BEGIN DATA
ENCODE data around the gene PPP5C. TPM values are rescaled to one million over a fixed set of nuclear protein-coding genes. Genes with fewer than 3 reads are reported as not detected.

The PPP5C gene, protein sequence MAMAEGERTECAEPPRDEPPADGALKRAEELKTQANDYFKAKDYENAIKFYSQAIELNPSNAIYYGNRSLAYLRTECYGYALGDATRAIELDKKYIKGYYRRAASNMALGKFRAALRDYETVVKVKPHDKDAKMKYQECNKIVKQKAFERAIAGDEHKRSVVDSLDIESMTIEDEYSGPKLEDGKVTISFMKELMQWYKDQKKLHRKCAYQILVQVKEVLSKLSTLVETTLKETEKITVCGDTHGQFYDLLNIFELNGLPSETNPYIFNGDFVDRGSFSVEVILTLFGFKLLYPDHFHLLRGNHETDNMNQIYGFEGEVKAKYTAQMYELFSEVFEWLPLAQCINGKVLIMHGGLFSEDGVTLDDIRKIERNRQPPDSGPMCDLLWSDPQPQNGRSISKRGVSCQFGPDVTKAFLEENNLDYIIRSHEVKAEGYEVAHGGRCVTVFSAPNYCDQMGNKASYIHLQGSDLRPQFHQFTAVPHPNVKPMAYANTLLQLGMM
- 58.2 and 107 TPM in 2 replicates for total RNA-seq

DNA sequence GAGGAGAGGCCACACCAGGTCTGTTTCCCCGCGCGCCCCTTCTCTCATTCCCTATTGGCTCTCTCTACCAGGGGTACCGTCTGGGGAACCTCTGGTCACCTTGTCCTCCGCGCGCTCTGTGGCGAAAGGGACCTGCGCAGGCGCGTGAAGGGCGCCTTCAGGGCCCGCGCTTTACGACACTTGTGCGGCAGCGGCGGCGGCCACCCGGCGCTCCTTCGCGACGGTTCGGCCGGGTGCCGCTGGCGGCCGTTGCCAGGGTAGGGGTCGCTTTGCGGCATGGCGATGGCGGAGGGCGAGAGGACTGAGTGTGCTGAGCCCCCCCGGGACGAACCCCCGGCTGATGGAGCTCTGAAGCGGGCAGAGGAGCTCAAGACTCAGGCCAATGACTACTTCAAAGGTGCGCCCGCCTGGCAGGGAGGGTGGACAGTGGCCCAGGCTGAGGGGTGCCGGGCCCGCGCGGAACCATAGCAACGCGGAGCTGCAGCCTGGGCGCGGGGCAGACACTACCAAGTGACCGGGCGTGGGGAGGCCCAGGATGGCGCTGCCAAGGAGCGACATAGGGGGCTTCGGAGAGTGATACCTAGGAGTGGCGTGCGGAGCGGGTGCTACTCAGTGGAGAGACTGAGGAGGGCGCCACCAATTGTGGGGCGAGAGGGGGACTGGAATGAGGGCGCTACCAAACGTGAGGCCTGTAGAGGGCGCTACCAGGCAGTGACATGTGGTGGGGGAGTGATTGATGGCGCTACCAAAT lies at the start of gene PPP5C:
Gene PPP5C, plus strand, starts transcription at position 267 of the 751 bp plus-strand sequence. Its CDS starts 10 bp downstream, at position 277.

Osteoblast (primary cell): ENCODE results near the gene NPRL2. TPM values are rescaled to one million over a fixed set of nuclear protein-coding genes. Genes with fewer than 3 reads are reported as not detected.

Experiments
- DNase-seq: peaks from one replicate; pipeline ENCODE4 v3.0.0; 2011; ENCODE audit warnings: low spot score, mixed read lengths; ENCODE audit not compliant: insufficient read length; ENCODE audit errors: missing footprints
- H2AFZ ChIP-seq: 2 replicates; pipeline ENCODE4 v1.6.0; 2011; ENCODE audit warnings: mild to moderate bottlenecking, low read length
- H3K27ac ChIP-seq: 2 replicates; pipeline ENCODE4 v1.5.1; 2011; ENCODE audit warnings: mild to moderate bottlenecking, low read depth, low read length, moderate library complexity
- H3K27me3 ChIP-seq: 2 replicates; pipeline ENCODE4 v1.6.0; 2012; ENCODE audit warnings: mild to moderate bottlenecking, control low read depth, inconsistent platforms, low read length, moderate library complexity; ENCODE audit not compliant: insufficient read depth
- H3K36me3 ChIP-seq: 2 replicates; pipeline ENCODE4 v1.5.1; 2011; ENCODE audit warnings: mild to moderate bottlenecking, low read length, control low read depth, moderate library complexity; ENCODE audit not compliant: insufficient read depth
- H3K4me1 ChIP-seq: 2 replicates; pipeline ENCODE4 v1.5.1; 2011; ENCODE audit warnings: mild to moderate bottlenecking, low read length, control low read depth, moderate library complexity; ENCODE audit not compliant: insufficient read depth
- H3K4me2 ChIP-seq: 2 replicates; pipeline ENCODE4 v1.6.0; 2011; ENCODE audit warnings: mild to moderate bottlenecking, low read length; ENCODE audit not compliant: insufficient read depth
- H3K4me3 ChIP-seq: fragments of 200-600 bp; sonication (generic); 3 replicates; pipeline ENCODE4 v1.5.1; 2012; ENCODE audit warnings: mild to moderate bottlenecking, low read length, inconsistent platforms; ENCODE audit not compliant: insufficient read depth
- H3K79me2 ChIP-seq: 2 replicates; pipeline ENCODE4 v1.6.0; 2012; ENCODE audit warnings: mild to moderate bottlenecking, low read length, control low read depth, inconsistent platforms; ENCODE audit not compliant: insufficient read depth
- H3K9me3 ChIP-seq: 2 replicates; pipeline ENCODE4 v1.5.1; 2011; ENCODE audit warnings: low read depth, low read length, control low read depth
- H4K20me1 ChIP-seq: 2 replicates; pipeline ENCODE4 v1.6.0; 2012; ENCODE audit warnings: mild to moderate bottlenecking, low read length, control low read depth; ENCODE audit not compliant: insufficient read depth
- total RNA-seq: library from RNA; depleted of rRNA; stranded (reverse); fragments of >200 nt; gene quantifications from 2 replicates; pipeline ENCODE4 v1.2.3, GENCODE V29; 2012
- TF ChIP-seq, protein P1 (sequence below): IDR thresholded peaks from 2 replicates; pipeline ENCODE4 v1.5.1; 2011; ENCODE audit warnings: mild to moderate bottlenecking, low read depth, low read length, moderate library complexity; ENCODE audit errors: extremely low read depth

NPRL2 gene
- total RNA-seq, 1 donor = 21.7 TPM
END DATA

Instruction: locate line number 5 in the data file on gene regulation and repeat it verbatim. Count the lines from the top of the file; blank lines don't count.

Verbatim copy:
Gene PPP5C, plus strand, starts transcription at position 267 of the 751 bp plus-strand sequence. Its CDS starts 10 bp downstream, at position 277.